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    This paper introduces HySim, a novel tool addressing the need for hyperspectral space-to-space imaging simulations, vital for in-orbit spacecraft inspection missions. This tool fills the gap by enabling the generation of hyperspectral space-to-space images across various scenarios, including fly-bys, inspections, rendezvous, and proximity operations. HySim combines open-source tools to handle complex scenarios, providing versatile configuration options for imaging scenarios, camera specifications, and material properties. It accurately simulates hyperspectral images of the target scene. This paper outlines HySim's features, validation against real space-borne images, and discusses its potential applications in space missions, emphasising its role in advancing space-to-space inspection and in-orbit servicing planning.UK Defence and Security Accelerator (DASA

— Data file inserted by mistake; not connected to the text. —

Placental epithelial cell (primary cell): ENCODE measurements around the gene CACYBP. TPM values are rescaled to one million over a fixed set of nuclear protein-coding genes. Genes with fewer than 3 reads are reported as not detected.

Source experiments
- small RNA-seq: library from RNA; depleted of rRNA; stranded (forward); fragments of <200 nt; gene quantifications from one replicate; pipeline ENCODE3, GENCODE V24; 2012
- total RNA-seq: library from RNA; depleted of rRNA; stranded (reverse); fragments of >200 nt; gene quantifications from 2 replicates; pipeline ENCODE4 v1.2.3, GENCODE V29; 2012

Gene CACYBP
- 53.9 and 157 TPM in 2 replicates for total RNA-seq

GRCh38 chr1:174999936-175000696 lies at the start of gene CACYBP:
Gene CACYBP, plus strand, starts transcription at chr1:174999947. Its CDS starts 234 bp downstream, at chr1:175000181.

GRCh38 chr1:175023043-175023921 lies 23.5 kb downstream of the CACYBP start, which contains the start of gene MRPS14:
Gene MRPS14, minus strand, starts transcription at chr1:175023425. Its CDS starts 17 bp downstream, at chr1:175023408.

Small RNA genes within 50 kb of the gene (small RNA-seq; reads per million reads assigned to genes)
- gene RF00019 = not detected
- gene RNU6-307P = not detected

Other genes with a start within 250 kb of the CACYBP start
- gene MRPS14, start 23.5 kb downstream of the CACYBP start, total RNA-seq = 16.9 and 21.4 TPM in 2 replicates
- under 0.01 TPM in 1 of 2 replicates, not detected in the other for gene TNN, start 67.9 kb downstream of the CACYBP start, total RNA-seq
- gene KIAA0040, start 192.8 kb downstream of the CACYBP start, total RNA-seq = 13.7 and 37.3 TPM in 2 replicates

Worldtube excision method for intermediate-mass-ratio inspirals: scalar-field model in 3+1 dimensions